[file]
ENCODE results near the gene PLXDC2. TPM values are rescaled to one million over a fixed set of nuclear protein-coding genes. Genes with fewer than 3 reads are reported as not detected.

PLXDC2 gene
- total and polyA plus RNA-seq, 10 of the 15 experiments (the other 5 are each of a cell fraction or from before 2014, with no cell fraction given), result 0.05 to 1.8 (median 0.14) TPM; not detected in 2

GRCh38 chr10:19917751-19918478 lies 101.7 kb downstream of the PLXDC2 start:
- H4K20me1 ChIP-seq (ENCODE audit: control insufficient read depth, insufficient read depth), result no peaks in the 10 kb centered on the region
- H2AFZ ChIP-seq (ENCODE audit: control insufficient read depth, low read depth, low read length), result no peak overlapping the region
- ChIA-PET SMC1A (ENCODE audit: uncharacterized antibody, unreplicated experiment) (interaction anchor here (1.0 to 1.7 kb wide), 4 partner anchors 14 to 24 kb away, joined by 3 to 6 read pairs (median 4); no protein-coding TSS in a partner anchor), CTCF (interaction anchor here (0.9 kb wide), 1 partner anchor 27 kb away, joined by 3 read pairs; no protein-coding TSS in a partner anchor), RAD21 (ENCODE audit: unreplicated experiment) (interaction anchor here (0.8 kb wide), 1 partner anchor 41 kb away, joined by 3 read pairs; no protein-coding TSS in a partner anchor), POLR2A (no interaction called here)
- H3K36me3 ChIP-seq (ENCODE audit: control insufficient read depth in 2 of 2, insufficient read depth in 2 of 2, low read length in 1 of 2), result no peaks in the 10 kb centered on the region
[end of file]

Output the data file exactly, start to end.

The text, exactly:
ENCODE results near the gene PLXDC2. TPM values are rescaled to one million over a fixed set of nuclear protein-coding genes. Genes with fewer than 3 reads are reported as not detected.

PLXDC2 gene
- total and polyA plus RNA-seq, 10 of the 15 experiments (the other 5 are each of a cell fraction or from before 2014, with no cell fraction given), result 0.05 to 1.8 (median 0.14) TPM; not detected in 2

GRCh38 chr10:19917751-19918478 lies 101.7 kb downstream of the PLXDC2 start:
- H4K20me1 ChIP-seq (ENCODE audit: control insufficient read depth, insufficient read depth), result no peaks in the 10 kb centered on the region
- H2AFZ ChIP-seq (ENCODE audit: control insufficient read depth, low read depth, low read length), result no peak overlapping the region
- ChIA-PET SMC1A (ENCODE audit: uncharacterized antibody, unreplicated experiment) (interaction anchor here (1.0 to 1.7 kb wide), 4 partner anchors 14 to 24 kb away, joined by 3 to 6 read pairs (median 4); no protein-coding TSS in a partner anchor), CTCF (interaction anchor here (0.9 kb wide), 1 partner anchor 27 kb away, joined by 3 read pairs; no protein-coding TSS in a partner anchor), RAD21 (ENCODE audit: unreplicated experiment) (interaction anchor here (0.8 kb wide), 1 partner anchor 41 kb away, joined by 3 read pairs; no protein-coding TSS in a partner anchor), POLR2A (no interaction called here)
- H3K36me3 ChIP-seq (ENCODE audit: control insufficient read depth in 2 of 2, insufficient read depth in 2 of 2, low read length in 1 of 2), result no peaks in the 10 kb centered on the region